Steven Manson is a professor in the Department of Geography, Environment, and Society at the University of Minnesota in the Twin Cities and Associate Dean for Research and Graduate Programs for the College of Liberal Arts. He also directs the Human-Environment Geographic Information Science lab.

Dr. Manson combines environmental research, social science, and geographic information science to understand complex human-environment systems. He teaches in the areas of geographic information science and spatial analysis of human-environment systems.

He is a Resident Fellow at the Institute on the Environment and Scholar of the College in the College of Liberal Arts. He is a past NASA New Investigator in Earth-Sun System Science and NASA Earth System Science Fellow. He received the Young Scholar Award from the University Consortium for Geographic Information Science, the Sustainability Science Award from the Ecological Society of America, and a University of Minnesota McKnight Land Grant Professorship.

Profiles and news

Manson with monitorDr. Manson and colleagues have garnered external funding — including $8 million from NIH and NSF— to advance the big data of human-environment research and deal with deserts in the deluge of big data. He is the Principal Investigator (PI) for the National Historical Geographic Information System (NHGIS) and Co-Principal Investigator for the Integrated Public Use Microdata Series (IPUMS) and IPUMS Terra (TerraPop). IPUMS Terra was named one of GIS Geography's top 10 GIS data sources and featured in articles on GIS Geography and GIS Lounge.

Associate Dean Steve Manson, College of Liberal Arts, with the Libraries eLearning Support experts, Shane Nackerud and Kristi Jensen.Working with his graduate students and U of M Libraries' Shane Nackerud and Kristi Jensen, Dr. Manson developed an open mapping textbook used by learners around the world. A thousand U of M students per year use the text, saving over $100,000 in traditional textbook costs.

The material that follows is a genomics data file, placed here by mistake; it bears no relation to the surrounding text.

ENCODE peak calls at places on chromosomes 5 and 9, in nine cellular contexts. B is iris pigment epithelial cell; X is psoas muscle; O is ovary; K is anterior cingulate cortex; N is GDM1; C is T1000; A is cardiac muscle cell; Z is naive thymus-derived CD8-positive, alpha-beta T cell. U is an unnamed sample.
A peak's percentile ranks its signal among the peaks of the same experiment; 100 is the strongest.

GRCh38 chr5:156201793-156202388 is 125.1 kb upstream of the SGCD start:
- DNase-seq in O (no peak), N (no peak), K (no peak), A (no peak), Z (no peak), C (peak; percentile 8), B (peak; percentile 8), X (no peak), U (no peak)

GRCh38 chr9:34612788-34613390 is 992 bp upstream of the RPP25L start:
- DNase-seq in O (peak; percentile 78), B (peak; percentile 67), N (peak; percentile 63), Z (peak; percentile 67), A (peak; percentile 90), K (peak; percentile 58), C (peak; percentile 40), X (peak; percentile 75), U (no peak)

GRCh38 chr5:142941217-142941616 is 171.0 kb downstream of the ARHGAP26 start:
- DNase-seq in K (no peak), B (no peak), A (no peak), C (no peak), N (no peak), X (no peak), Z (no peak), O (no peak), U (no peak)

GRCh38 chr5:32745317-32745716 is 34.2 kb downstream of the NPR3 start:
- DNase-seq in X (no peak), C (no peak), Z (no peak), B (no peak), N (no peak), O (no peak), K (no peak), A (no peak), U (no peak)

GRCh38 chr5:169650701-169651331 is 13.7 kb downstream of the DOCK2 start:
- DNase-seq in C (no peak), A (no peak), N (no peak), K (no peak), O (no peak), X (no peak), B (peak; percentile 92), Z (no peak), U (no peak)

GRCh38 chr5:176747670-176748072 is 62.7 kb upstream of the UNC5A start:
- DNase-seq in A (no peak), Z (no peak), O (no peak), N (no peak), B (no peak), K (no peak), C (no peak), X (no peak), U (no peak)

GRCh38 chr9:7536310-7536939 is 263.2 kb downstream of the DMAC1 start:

Dr. Manson works on problems such as declining water and air quality, climate change, food shortages, and social and environmental impacts of migration. This profile and story on mapping the future examines how much of his research focuses on land use and the human impact on the environment.

Manson speaking about workDr. Manson discusses his research on cities and environmental issues. In addition to being among the faculty recognized as the CLA Scholars of the College, Manson and colleagues received over $20 million in funding from the National Science Foundation, National Institutes of Health, and Department of Justice supporting his wide range of research projects.

Dr. Manson explores alternative approaches to understanding human decision making. He’s developing computational intelligence methods that capture some of the social dynamics and personal biases that influence human behavior instead that are typically ignored by scientists. [PDF]

Dr. Manson’s research is “topical” in more ways than one. Manson trains his eye on the earth’s surface; using a technique called agent-based modeling, he examines the rate at which humans are altering the land surface of planet Earth. Given the alarming pace of change in the earth’s surface, and given the increasingly charged debates about global warming, his work couldn’t be more timely." [PDF]


Mapping, Society, and Technology is a free and open text on reading, using, and creating maps. It also explores how maps reflect the relationship between society and technology. Mapping is an essential form of scientific and artistic inquiry as well as a trillion dollar business. People, companies, and governments use and misuse maps and map technology to tell stories, save lives, rig elections, and spy on you.

Mapping, society, and technology